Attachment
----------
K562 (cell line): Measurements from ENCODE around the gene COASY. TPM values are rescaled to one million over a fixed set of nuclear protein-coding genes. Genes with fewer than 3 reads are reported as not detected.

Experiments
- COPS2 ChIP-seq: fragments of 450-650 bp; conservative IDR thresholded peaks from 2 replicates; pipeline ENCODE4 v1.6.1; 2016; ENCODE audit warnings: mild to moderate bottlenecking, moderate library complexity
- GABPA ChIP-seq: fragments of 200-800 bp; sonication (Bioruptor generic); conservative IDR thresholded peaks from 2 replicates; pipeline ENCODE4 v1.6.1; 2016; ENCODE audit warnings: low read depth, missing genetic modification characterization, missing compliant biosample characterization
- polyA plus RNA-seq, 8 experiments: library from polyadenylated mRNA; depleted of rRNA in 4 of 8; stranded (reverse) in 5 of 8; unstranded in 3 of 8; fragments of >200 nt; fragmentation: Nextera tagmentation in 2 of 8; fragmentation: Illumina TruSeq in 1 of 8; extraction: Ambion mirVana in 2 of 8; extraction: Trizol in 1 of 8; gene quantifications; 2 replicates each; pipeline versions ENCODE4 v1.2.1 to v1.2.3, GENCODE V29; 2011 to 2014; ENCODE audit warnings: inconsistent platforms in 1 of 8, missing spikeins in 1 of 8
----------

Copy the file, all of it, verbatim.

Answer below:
K562 (cell line): Measurements from ENCODE around the gene COASY. TPM values are rescaled to one million over a fixed set of nuclear protein-coding genes. Genes with fewer than 3 reads are reported as not detected.

Experiments
- COPS2 ChIP-seq: fragments of 450-650 bp; conservative IDR thresholded peaks from 2 replicates; pipeline ENCODE4 v1.6.1; 2016; ENCODE audit warnings: mild to moderate bottlenecking, moderate library complexity
- GABPA ChIP-seq: fragments of 200-800 bp; sonication (Bioruptor generic); conservative IDR thresholded peaks from 2 replicates; pipeline ENCODE4 v1.6.1; 2016; ENCODE audit warnings: low read depth, missing genetic modification characterization, missing compliant biosample characterization
- polyA plus RNA-seq, 8 experiments: library from polyadenylated mRNA; depleted of rRNA in 4 of 8; stranded (reverse) in 5 of 8; unstranded in 3 of 8; fragments of >200 nt; fragmentation: Nextera tagmentation in 2 of 8; fragmentation: Illumina TruSeq in 1 of 8; extraction: Ambion mirVana in 2 of 8; extraction: Trizol in 1 of 8; gene quantifications; 2 replicates each; pipeline versions ENCODE4 v1.2.1 to v1.2.3, GENCODE V29; 2011 to 2014; ENCODE audit warnings: inconsistent platforms in 1 of 8, missing spikeins in 1 of 8